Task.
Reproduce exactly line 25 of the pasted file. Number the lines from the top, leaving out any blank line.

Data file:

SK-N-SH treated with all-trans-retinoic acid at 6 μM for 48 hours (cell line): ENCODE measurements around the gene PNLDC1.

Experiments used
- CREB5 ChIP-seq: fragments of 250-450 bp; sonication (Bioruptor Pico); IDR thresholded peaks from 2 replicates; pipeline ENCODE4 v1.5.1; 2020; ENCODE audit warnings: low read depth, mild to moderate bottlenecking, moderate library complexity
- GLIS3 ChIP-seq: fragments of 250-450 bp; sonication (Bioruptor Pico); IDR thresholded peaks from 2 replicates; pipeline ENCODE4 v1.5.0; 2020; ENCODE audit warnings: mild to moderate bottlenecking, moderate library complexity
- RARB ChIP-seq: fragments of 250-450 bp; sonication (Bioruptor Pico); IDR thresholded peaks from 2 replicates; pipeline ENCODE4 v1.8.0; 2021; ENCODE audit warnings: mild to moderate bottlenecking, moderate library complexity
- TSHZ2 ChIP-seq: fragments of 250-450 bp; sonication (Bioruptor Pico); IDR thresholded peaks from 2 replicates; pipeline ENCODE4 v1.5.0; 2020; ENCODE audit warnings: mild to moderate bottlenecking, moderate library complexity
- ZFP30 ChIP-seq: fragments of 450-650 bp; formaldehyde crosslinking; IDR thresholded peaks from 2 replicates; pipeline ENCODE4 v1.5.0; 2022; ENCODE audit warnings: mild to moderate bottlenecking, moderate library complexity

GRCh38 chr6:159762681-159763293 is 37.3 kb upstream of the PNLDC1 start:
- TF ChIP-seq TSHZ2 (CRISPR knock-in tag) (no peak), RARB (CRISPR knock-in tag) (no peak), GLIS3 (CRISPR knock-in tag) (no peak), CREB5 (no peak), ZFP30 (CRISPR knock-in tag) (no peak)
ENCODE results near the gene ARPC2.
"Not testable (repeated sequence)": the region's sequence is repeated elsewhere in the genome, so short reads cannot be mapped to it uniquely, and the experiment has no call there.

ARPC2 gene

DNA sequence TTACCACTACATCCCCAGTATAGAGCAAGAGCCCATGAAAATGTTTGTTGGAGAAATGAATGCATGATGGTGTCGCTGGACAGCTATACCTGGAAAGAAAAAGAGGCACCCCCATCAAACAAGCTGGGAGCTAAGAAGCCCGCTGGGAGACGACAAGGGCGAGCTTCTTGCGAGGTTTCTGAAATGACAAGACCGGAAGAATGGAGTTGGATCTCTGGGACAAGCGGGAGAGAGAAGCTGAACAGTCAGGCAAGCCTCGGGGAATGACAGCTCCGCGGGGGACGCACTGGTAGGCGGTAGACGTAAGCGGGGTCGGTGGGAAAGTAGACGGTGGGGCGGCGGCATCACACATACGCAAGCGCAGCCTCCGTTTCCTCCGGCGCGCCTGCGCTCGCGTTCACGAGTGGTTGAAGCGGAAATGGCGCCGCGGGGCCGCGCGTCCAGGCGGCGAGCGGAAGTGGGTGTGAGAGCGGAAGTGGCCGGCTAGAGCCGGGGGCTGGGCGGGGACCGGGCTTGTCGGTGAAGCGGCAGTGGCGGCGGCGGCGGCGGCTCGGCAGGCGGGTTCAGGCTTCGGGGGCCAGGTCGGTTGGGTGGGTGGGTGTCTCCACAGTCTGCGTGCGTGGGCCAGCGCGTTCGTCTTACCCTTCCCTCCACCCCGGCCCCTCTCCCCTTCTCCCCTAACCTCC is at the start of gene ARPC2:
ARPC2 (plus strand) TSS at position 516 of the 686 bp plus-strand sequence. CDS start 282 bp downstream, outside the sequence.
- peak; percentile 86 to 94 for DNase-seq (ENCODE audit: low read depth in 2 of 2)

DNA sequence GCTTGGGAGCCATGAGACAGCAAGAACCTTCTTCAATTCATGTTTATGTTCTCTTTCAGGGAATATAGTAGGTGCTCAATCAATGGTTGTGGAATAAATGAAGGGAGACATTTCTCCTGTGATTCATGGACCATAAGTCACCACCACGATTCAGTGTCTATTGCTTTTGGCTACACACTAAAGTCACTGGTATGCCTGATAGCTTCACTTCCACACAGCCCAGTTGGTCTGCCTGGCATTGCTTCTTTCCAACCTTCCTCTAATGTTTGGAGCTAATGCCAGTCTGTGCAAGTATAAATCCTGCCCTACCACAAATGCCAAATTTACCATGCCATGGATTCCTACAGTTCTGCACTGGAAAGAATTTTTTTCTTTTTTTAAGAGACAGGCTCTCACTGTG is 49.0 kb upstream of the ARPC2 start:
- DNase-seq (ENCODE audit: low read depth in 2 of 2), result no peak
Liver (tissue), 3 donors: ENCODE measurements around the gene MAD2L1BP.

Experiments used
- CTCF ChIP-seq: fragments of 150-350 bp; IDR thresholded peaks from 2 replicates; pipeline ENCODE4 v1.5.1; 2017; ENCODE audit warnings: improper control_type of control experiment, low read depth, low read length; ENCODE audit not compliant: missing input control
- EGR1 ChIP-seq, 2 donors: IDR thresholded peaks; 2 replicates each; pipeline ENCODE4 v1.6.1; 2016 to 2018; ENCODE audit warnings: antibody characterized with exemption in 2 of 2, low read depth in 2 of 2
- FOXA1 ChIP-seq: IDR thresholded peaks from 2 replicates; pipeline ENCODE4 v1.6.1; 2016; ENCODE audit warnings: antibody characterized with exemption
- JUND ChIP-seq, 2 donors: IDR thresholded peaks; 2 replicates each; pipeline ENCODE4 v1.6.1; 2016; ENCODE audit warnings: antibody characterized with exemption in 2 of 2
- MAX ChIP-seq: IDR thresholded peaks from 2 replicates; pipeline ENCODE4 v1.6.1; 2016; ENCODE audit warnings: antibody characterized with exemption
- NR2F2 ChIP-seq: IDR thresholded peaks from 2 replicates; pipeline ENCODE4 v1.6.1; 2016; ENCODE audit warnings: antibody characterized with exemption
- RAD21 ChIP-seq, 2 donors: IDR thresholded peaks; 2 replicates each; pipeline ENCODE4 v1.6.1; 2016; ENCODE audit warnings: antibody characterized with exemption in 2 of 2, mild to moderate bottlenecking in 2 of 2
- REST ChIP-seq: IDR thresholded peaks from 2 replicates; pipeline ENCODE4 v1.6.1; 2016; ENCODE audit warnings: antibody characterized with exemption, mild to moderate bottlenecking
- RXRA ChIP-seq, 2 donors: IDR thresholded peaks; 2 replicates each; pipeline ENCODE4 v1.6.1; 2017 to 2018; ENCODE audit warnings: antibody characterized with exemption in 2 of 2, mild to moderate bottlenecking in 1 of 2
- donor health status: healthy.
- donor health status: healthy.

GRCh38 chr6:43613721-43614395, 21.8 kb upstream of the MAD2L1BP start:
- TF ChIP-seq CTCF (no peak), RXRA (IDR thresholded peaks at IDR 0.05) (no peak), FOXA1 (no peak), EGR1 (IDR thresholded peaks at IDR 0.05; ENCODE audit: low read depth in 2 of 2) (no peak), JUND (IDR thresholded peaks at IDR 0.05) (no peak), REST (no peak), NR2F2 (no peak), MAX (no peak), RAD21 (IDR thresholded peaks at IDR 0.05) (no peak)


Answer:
- NR2F2 ChIP-seq: IDR thresholded peaks from 2 replicates; pipeline ENCODE4 v1.6.1; 2016; ENCODE audit warnings: antibody characterized with exemption